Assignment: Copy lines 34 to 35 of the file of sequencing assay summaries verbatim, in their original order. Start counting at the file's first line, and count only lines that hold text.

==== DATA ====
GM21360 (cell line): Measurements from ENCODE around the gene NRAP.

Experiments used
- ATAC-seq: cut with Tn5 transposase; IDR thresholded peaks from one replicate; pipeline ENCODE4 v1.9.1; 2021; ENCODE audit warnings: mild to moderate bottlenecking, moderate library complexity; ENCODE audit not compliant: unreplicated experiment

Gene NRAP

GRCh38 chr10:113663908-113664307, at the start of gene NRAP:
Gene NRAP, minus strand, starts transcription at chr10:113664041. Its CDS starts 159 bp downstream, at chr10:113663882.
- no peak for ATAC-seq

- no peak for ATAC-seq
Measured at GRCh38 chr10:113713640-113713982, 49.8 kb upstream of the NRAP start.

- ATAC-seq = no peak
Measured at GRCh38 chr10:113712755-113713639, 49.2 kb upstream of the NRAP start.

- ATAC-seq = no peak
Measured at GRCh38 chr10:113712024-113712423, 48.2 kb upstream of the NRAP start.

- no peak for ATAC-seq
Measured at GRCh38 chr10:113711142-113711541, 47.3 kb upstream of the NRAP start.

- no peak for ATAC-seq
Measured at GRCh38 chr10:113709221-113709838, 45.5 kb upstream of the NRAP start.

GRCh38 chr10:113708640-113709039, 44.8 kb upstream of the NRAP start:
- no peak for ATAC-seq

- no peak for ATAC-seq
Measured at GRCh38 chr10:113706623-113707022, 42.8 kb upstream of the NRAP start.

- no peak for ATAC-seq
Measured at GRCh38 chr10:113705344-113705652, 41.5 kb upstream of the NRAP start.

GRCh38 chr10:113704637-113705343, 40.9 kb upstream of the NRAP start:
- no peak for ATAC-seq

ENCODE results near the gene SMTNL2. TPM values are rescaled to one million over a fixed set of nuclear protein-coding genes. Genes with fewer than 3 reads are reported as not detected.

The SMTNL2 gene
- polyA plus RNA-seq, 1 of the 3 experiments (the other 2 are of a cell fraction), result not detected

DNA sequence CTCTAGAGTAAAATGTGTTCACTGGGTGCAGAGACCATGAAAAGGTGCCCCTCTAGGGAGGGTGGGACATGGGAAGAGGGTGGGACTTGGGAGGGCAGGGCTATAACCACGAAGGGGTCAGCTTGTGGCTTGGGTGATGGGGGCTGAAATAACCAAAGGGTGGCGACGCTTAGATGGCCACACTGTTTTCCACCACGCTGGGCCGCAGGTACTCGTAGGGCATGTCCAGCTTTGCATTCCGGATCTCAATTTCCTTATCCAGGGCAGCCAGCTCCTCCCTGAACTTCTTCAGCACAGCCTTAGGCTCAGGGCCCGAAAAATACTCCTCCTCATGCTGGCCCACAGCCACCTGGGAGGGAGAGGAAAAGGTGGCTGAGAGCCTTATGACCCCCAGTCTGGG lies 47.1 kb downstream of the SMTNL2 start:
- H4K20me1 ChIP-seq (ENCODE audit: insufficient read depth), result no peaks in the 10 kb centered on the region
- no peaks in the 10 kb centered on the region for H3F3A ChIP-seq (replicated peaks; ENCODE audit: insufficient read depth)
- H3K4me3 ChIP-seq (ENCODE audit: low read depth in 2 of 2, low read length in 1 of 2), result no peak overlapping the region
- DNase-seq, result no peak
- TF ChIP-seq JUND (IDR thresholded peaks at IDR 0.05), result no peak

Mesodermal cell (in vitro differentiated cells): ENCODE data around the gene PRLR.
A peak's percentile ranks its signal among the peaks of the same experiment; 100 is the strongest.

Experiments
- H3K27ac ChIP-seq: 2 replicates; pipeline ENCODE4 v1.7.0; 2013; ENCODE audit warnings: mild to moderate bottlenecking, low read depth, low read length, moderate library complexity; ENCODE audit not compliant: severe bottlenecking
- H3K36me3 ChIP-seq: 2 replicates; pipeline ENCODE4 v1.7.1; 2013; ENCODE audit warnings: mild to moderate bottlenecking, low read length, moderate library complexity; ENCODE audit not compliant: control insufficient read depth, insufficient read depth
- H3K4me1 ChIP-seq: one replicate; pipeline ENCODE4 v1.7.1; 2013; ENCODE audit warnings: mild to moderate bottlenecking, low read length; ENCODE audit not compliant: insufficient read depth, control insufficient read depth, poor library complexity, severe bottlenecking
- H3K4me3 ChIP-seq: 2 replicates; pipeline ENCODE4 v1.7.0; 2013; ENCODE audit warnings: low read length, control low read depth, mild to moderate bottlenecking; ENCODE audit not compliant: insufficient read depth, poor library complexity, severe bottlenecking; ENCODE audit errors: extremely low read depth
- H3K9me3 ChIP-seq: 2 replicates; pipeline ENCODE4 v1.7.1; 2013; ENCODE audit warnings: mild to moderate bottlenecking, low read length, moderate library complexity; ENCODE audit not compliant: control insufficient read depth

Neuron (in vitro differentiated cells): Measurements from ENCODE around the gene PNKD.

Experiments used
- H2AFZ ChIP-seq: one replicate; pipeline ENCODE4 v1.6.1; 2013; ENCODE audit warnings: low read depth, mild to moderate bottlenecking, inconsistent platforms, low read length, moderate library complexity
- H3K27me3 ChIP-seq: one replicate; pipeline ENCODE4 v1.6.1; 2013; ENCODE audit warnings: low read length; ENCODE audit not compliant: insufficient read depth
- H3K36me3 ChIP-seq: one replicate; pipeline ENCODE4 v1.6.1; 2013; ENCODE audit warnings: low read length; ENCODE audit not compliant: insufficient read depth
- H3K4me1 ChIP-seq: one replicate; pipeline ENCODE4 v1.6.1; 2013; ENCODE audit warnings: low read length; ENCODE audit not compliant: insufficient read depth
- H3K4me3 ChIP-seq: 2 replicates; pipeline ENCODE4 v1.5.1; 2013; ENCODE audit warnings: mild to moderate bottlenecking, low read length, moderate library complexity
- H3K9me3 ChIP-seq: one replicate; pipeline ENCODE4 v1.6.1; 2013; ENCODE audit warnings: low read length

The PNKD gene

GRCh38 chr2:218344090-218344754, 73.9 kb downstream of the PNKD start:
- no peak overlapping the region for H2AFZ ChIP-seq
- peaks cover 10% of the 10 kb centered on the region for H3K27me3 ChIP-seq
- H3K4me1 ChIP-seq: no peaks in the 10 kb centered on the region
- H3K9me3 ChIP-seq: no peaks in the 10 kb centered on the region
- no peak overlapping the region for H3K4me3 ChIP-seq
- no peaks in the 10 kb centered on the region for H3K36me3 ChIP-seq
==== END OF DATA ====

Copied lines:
- TF ChIP-seq JUND (IDR thresholded peaks at IDR 0.05), result no peak

Mesodermal cell (in vitro differentiated cells): ENCODE data around the gene PRLR.